This article originally appeared on BikeRadar
SRAM isn't yet talking openly about its upcoming wireless electronic road group but we spotted fresh, undisguised components on the Bissell Development Team's Trek Madones at the USA Pro Challenge in Colorado. Among the unknowns is a projected release date – or even what the group is officially called – but the group is looking more finished than ever, which suggests an official launch might not be far off.
Since we blew the lid on SRAM's masquerade back in May, team mechanic Eric Fostvedt happily no longer had to fabricate the faux wiring. Fostvedt is still covering up the badging on the lever blade, however, although we can still make out a faint 'Red' outline. Regardless, the components the team is racing on right now were received just a couple of weeks ago, and Fostvedt told us that the wireless design makes for extremely easy installation and setup.
"It took longer to unwrap everything than it did to install all of the parts."
Each lever has just one, single-stage button. On the back (shown here) is a function button and LED indicator for initial setup and programming
Fostvedt wasn't able to disclose any further details but it does look like just about everything we hypothesized is holding true: the system uses no wires, each component is powered by its own battery source, pairing and adjustments are done via simple buttons and single LED indicator lights, and the system is lighter than comparable setups from Shimano and Campagnolo given SRAM's unique low-power data transmission protocol.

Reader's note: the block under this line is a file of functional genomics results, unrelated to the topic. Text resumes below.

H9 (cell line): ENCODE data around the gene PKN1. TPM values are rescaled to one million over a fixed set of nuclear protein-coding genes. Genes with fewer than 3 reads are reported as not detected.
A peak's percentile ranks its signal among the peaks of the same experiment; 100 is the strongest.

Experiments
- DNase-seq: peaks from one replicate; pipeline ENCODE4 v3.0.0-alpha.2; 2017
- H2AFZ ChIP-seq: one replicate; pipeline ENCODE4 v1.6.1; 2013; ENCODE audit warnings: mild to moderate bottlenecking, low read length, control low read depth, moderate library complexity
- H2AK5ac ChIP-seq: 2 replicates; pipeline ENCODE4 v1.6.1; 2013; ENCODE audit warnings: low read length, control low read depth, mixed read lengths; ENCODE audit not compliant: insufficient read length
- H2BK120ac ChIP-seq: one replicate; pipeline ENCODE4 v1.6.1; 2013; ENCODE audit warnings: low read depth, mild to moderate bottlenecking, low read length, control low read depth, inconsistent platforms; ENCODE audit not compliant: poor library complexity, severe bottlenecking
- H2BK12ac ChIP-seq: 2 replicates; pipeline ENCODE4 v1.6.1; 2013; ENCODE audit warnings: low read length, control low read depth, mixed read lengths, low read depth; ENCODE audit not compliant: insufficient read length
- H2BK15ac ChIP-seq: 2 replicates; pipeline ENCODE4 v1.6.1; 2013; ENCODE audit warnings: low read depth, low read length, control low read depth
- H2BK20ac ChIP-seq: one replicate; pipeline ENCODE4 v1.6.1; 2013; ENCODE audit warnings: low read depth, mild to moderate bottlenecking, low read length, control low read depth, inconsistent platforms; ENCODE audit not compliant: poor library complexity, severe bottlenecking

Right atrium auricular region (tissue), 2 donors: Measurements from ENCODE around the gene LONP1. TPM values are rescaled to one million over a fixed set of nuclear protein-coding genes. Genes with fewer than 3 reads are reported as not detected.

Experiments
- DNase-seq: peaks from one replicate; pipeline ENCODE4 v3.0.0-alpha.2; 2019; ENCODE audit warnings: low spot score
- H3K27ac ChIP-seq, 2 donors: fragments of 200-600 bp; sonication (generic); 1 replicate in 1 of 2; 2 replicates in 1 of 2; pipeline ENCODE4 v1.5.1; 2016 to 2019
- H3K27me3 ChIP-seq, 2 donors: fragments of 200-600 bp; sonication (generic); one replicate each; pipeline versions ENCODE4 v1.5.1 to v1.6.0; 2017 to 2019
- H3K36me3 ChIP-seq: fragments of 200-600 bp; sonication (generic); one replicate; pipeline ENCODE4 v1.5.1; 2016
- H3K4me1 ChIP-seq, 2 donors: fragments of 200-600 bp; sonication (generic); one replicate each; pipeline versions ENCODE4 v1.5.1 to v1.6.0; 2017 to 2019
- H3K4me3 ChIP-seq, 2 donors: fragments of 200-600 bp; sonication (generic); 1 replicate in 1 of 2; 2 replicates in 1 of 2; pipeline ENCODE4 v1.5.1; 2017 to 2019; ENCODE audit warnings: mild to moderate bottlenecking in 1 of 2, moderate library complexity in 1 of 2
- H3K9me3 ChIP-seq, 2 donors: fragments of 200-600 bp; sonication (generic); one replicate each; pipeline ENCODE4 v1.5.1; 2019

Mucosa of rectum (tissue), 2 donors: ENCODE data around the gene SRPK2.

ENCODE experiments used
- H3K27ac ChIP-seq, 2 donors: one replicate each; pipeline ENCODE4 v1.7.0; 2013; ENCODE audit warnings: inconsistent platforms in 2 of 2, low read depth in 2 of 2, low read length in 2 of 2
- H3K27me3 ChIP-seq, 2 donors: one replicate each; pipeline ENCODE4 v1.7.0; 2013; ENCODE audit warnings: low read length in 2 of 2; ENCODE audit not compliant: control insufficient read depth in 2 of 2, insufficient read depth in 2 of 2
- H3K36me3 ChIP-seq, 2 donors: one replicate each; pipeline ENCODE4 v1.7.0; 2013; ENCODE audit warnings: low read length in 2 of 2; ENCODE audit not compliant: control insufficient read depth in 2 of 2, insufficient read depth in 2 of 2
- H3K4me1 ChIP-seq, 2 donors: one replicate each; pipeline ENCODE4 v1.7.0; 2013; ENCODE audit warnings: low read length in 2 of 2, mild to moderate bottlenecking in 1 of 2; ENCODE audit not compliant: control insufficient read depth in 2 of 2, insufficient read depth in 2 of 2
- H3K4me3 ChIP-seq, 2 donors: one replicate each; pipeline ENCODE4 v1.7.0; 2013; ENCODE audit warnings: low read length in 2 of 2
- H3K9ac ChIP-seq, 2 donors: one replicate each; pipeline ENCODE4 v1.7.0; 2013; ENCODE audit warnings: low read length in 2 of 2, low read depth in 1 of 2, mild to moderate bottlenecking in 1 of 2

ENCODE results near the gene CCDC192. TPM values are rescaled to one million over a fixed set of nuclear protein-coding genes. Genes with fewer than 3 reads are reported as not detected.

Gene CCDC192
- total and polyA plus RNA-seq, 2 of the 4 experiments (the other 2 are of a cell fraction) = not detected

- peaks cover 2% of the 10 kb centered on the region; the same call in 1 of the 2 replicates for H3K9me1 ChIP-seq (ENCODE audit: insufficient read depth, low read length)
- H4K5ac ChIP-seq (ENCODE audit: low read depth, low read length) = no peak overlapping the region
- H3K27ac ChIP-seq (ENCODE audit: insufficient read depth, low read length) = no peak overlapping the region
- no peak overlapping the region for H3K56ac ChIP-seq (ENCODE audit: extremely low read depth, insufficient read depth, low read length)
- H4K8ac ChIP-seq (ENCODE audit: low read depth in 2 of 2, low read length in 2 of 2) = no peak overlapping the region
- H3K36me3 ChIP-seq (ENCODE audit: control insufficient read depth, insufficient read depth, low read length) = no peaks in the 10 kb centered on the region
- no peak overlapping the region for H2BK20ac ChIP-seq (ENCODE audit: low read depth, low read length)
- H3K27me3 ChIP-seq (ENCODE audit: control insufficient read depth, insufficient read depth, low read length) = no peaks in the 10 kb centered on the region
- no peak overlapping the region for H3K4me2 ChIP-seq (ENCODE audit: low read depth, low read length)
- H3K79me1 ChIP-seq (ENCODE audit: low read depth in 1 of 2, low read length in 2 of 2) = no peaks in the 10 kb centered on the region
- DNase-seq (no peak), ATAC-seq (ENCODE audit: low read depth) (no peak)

Relatively speaking, SRAM's electronic front derailleur looks quite tidy
Shifts are performed in the manner we disclosed, too, with each lever bearing a single, single-stage button. Push on one lever's shift button to move the rear derailleur in one direction while pushing on the other lever will move the derailleur in the other direction. Front gear changes are accomplished by pushing both buttons at roughly the same time. So far, it seems that SRAM has built a fair bit more tactile feedback into the button action as well – a long-standing criticism of Shimano's system, at least.
As with the rest of the system, the rear derailleur requires no external wiring. Wireless data hardware and a power source are all built right in
We're still working to extract more details, but we're encouraged by what we've seen so far. Stay tuned for more.